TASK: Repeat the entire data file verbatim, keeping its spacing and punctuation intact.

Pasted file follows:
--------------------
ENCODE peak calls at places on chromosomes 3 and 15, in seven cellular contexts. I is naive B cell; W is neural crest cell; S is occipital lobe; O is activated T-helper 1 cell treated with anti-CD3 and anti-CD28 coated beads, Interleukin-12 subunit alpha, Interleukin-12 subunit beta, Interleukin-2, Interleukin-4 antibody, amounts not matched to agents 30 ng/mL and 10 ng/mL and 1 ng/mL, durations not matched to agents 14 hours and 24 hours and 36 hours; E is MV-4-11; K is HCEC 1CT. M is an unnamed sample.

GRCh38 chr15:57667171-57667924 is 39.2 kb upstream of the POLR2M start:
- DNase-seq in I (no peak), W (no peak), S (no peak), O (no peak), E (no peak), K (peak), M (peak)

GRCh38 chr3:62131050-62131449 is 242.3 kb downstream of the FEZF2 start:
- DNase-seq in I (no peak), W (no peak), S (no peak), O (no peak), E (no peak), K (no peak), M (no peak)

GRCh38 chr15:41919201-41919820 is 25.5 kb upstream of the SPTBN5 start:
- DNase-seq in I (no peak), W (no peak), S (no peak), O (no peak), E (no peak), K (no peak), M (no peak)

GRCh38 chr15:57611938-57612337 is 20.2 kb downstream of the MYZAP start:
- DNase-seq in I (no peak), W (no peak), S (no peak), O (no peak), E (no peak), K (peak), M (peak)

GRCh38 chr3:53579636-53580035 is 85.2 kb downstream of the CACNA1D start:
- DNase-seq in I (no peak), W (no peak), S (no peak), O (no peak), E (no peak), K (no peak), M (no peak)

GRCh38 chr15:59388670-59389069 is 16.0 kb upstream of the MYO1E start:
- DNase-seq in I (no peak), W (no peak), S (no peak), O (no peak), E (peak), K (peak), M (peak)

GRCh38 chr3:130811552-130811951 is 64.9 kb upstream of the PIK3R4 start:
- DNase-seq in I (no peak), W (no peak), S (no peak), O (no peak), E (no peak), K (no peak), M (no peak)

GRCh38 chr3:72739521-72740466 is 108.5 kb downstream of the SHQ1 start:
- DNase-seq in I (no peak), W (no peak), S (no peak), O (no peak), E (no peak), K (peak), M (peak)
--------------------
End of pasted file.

ENCODE peak calls at places on chromosomes 3 and 15, in seven cellular contexts. I is naive B cell; W is neural crest cell; S is occipital lobe; O is activated T-helper 1 cell treated with anti-CD3 and anti-CD28 coated beads, Interleukin-12 subunit alpha, Interleukin-12 subunit beta, Interleukin-2, Interleukin-4 antibody, amounts not matched to agents 30 ng/mL and 10 ng/mL and 1 ng/mL, durations not matched to agents 14 hours and 24 hours and 36 hours; E is MV-4-11; K is HCEC 1CT. M is an unnamed sample.

GRCh38 chr15:57667171-57667924 is 39.2 kb upstream of the POLR2M start:
- DNase-seq in I (no peak), W (no peak), S (no peak), O (no peak), E (no peak), K (peak), M (peak)

GRCh38 chr3:62131050-62131449 is 242.3 kb downstream of the FEZF2 start:
- DNase-seq in I (no peak), W (no peak), S (no peak), O (no peak), E (no peak), K (no peak), M (no peak)

GRCh38 chr15:41919201-41919820 is 25.5 kb upstream of the SPTBN5 start:
- DNase-seq in I (no peak), W (no peak), S (no peak), O (no peak), E (no peak), K (no peak), M (no peak)

GRCh38 chr15:57611938-57612337 is 20.2 kb downstream of the MYZAP start:
- DNase-seq in I (no peak), W (no peak), S (no peak), O (no peak), E (no peak), K (peak), M (peak)

GRCh38 chr3:53579636-53580035 is 85.2 kb downstream of the CACNA1D start:
- DNase-seq in I (no peak), W (no peak), S (no peak), O (no peak), E (no peak), K (no peak), M (no peak)

GRCh38 chr15:59388670-59389069 is 16.0 kb upstream of the MYO1E start:
- DNase-seq in I (no peak), W (no peak), S (no peak), O (no peak), E (peak), K (peak), M (peak)

GRCh38 chr3:130811552-130811951 is 64.9 kb upstream of the PIK3R4 start:
- DNase-seq in I (no peak), W (no peak), S (no peak), O (no peak), E (no peak), K (no peak), M (no peak)

GRCh38 chr3:72739521-72740466 is 108.5 kb downstream of the SHQ1 start:
- DNase-seq in I (no peak), W (no peak), S (no peak), O (no peak), E (no peak), K (peak), M (peak)